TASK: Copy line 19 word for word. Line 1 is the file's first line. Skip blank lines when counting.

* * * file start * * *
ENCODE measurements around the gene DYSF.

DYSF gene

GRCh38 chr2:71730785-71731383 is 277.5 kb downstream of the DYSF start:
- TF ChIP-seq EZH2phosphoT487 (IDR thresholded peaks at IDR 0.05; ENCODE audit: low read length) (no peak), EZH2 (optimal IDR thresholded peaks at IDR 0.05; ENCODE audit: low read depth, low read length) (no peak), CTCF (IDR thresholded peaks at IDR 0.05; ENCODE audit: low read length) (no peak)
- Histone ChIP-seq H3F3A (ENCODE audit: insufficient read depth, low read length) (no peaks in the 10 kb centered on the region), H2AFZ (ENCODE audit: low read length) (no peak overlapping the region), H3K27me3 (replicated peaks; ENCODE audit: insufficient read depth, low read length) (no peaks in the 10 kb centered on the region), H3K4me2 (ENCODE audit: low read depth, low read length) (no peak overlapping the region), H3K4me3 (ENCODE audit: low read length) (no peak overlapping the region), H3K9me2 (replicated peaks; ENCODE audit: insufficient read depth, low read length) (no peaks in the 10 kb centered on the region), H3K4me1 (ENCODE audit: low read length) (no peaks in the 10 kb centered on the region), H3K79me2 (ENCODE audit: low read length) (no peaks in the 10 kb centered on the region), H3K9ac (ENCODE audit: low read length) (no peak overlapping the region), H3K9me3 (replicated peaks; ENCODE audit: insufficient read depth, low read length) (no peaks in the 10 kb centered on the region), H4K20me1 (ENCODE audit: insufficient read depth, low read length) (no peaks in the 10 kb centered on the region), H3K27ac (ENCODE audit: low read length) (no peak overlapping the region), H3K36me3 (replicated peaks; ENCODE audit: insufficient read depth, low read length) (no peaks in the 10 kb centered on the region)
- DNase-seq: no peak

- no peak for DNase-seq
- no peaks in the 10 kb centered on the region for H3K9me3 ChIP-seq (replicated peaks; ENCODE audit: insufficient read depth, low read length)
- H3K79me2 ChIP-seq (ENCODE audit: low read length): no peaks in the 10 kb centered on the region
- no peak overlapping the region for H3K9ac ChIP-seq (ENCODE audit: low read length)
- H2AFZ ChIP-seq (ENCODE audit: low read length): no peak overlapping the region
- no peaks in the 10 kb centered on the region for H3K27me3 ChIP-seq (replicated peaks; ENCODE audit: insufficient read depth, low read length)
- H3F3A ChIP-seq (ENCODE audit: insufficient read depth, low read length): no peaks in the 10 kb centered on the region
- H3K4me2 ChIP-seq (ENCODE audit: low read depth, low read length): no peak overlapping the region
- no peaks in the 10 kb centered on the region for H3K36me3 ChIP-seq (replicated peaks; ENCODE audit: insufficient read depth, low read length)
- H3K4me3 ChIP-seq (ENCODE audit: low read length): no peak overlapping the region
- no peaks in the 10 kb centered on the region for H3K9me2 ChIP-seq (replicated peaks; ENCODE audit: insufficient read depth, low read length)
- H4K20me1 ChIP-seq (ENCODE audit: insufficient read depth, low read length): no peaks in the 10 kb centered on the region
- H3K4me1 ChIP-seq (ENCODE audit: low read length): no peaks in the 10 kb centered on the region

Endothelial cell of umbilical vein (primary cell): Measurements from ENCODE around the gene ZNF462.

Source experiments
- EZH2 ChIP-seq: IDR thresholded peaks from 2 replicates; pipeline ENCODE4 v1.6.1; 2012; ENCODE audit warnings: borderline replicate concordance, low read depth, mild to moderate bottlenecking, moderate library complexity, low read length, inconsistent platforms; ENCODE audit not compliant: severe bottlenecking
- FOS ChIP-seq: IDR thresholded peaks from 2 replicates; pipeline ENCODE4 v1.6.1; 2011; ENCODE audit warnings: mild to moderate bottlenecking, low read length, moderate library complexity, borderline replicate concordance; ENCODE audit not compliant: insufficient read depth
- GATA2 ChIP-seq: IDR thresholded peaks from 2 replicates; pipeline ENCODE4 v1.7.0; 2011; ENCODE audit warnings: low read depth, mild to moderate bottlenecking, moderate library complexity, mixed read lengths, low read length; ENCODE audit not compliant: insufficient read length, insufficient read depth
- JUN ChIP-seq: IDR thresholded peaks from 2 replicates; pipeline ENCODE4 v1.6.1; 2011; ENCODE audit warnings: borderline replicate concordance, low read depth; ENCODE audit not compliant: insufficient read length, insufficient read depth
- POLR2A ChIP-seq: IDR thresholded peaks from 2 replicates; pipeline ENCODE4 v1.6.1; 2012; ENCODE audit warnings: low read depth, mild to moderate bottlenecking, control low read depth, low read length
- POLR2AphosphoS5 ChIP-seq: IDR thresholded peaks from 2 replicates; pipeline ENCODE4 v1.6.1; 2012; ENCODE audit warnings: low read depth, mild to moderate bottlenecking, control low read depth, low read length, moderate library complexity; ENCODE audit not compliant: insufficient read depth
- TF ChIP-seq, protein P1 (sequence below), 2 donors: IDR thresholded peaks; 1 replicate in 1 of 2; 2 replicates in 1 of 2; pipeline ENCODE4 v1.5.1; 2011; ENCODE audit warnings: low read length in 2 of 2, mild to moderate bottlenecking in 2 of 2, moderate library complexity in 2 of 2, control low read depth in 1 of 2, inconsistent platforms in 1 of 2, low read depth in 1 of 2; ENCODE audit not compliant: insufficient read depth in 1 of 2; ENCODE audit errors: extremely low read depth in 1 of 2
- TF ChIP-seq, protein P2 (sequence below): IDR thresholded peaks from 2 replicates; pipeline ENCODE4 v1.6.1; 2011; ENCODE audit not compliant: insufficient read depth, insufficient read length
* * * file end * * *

- H3K4me1 ChIP-seq (ENCODE audit: low read length): no peaks in the 10 kb centered on the region